For the purposes of mocking and challenging the Conservative government, Brent Rathgeber is perhaps better placed than any other MP in the House. As an Independent, he is basically free to say and do whatever he wishes. As a former Conservative MP, he has the symbolic import of a former ally. And as an ideological conservative, he stands a sort of haunting spectre of philosophical consistency for a government that is otherwise unchallenged on the right of the political spectrum.
This week he has been particularly mischievous.
On Tuesday, he took his turn in question period. With his first opportunity, he took the Prime Minister’s apparent support for an Alberta-style carbon levy, tied it to the government’s rhetoric on carbon taxes and wondered aloud, “When will Canadians hear more details about the Prime Minister’s proposed multi-billion-dollar, job-killing carbon tax, levy, tech fund or whatever else he decides to call it?”
Next, after an undaunted Leona Aglukkaq had insisted on the government’s opposition to a carbon tax, Rathgeber took his second opportunity to lament for the government’s spending of $750 million on advertising. “Does the government that brought us the Federal Accountability Act not believe in protecting taxpayers from using public dollars that advance partisan ends?” he asked. In response, Tony Clement stood and lamented for Rathgeber’s tone before retreating into the sort of explanation that a Conservative MP would surely never accept from a Liberal minister.
For his next trick, Rathgeber stood after question period today and tabled a bill that would behoove the federal government to generally balance its annual budget—the sort of thing the Conservatives promised in 2013, but have yet to table. Rathgeber has already had a turn in this Parliament at having a bill debated—the ill-fated C-461—so his new bill has no chance of passing unless the government decides to adopt it. Failing that, it might still sit as some sort of legislative taunt.
It is also but one of four bills that Rathgeber apparently plans to table in the next while—the others would increase oversight for the Communication Security Establishment, introduce a mechanism for constituents to recall their MPs and limit the size of cabinet. (That last one came up when I wrote about reducing the number of ministers a couple months ago.)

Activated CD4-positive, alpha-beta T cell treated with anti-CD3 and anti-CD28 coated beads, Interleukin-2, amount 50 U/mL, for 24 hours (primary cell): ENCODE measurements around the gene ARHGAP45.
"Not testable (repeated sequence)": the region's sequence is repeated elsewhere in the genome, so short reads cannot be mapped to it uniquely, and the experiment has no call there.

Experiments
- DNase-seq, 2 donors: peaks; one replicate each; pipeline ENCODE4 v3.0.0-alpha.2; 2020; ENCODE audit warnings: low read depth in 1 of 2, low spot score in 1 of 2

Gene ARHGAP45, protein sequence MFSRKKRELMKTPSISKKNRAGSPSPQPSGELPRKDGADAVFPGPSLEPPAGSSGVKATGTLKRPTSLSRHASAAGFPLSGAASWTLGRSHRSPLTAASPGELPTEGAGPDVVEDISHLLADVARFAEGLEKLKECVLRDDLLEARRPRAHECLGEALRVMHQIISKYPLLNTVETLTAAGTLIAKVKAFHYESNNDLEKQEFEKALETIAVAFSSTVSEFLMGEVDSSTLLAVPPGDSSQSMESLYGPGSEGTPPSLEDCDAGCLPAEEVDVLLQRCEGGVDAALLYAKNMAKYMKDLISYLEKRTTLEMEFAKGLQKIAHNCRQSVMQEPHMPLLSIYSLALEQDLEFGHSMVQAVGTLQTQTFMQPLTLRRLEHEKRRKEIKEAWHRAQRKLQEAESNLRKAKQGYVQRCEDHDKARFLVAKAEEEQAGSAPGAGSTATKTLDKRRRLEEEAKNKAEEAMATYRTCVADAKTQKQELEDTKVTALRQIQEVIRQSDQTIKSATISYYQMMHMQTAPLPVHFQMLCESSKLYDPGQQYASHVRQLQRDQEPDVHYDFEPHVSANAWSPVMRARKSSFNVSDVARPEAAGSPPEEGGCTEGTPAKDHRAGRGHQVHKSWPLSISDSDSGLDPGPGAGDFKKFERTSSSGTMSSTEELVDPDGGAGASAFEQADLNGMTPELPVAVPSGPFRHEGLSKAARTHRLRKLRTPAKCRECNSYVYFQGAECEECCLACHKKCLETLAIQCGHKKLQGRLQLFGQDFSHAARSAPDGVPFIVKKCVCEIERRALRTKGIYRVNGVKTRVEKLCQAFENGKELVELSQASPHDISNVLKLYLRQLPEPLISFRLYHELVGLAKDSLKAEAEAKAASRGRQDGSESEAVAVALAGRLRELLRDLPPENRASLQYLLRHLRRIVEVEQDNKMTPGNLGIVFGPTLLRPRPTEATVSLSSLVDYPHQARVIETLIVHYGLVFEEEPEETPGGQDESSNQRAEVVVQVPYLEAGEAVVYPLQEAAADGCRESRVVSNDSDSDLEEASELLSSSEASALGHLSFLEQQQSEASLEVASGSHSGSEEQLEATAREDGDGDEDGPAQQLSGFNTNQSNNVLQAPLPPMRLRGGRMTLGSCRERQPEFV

The merits of those ideas might be debated (I don’t see much value in balanced-budget legislation and I think the idea of recalling an MP is counterproductive), but they are interesting ideas and perhaps particularly interesting for a conservative-minded MP to pursue.
So continues the Rathgeber Experiment and so I returned to the question of whether an MP could conduct himself as Rathgeber has and still remain in a party caucus. Perhaps if he didn’t have to run for re-election without the benefit of party support he wouldn’t be as assertive in questioning the government or tabling bills—as an Independent MP there’s surely cause for him to be seen and heard demonstrating his own utility. And possibly it’s too much to imagine a backbench MP openly mocking his own party as Rathgeber did this week in QP.
But still, in the abstract, could someone acting, sounding and voting as Brent Rathgeber does be included in the party system without the party system collapsing into irredeemable chaos? It would surely be a more interesting system. The question, I suppose, is whether we could all handle that level of interesting.
And to Rathgeber’s words and deeds this week, you can add his deliberations on what he will do next week when the House votes on whether to extend and expand this country’s military effort against Islamic State. At this point, he is undecided.
“I am undecided and conflicted, especially regarding the inclusion into Syria,” he tells me. “I go home tomorrow and want to discuss the matter with as many constituents as I am able to over the weekend and that, plus the debate in the House and the media will determine how I ultimately vote.”
This arguably puts Rathgeber in possession of one of the two interesting votes in the House on this mission, the other belonging to Liberal MP Irwin Cotler, who abstained the last time the House voted on this mission. Before yesterday morning it was interesting to see how the Liberals would vote. But with that now settled, nearly all of the votes in the House will break along party lines. Rathgeber’s seems legitimately open to persuasion. That such a vote must break on party lines is not nearly a rule: when the British Parliament voted last fall to approve military intervention in Iraq, there were 30 MPs who broke with their respective parties.